PETER WINDSOR

EP 004 / 31.04.2021

FORMULA 1

THROUGH THE YEARS

Mission Makers are joined this week by one of  Formula 1’s most prized journalists and former Williams and Ferrari manager, Peter Windsor. In this episode we discover how a chance encounter with the legendary racing driver Jim Clarke changed his life and catapulted his career into the sport, as well as his experiences of working with several notable figures from Sir Frank Williams to Nigel Mansell. Peter also goes on to share his thoughts on the current driver formation for the upcoming F1 season and how the sport can navigate the Covid-19 pandemic in the long term.

 

When visiting Peter’s official website, you are greeted with the following quote, “chance doesn't exist; there's always a cause and a reason for everything.” At first glance such a quote could be perceived as merely inspirational however as Mission Makers would go on to find out, those words are more than just motivational in nature. In fact, those words have served as the foundation to one of the most accomplished careers in motorsport.

 

Born in the UK but raised in Australia, Peter admits that during the early years he was starved of much motorsports action. Not that this dissuaded him from pursuing his dream because as he goes on to tell us, “for me there was no other choice.” Peter’s dedication and hunger saw him get his first article published at the tender age of 14 and the rest as they say is history. Peter has since gone on to win five international awards for his writing, including Sports Reporter of the Year and Feature Writer of the Year.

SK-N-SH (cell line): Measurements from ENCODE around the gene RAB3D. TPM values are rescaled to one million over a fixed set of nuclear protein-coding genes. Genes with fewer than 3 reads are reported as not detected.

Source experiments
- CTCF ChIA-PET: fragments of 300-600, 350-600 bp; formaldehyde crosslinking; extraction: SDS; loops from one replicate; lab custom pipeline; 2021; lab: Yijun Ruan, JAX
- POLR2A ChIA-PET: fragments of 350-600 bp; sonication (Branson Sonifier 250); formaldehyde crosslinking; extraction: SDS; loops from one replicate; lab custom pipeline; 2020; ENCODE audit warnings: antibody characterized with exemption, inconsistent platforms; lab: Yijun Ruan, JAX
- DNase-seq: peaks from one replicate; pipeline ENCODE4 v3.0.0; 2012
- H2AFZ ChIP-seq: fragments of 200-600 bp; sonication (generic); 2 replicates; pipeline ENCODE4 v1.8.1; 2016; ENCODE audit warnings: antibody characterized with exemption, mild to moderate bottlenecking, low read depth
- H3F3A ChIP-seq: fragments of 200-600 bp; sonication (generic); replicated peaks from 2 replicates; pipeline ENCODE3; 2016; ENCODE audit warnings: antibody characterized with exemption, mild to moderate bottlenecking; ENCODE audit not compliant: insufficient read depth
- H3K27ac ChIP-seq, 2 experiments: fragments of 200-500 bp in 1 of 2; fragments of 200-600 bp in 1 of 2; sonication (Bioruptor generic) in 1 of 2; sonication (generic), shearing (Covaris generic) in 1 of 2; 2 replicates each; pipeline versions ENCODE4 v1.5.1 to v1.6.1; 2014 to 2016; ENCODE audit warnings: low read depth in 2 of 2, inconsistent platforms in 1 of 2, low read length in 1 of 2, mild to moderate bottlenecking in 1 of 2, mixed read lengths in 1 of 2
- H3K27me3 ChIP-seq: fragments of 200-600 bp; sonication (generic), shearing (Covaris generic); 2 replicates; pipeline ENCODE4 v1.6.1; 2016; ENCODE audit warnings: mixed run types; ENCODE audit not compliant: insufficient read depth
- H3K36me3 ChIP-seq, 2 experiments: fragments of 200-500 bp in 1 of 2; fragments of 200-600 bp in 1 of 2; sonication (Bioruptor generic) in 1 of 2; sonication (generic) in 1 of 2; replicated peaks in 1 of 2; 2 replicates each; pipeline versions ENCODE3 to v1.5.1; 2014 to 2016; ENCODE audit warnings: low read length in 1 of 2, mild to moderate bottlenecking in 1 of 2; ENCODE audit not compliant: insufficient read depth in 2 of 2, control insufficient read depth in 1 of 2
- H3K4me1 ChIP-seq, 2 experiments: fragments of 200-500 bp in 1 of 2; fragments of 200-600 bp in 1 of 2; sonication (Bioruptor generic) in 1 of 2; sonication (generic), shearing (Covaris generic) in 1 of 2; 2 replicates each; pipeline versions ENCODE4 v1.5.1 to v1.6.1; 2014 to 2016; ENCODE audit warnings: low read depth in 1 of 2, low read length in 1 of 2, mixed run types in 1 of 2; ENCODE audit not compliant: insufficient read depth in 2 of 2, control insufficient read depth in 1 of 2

Peter has on several occasions taken his passion for motorsport far beyond journalism. In the late 80’s Peter diversified into F1 driver and team management, which saw him at the helms of the dynamics between drivers such as Keke Rosberg and Nigel Mansell. When speaking of those times Peter says, “it was like being in the army.” Despite the challenges, Peter admits that he learnt a great deal during this time, particularly around work ethic through Sir Frank Williams.

 

Despite an enviable career Peter admits that he hasn’t always got everything right. In typical fashion Peter has used those moments as a source of inspiration, “every time you fail you learn something,” he says. More broadly though you get the sense when speaking to Peter that he values the ability to do things his own way above any achievement. Looking back on his remarkable yet idiosyncratic career I think it is fair to say that he has managed to do just that.

 

The full conversation with Peter can be found on the video below and on Spotify and Apple Podcasts. 

 

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Lessons To Fuel Your Mission
  • If you don't try you'll never know

  • One day you will thank yourself for never giving up

  • Find happiness in what you already have while working towards what you want

  • The more you practice, the more you will be able to reproduce results consistently

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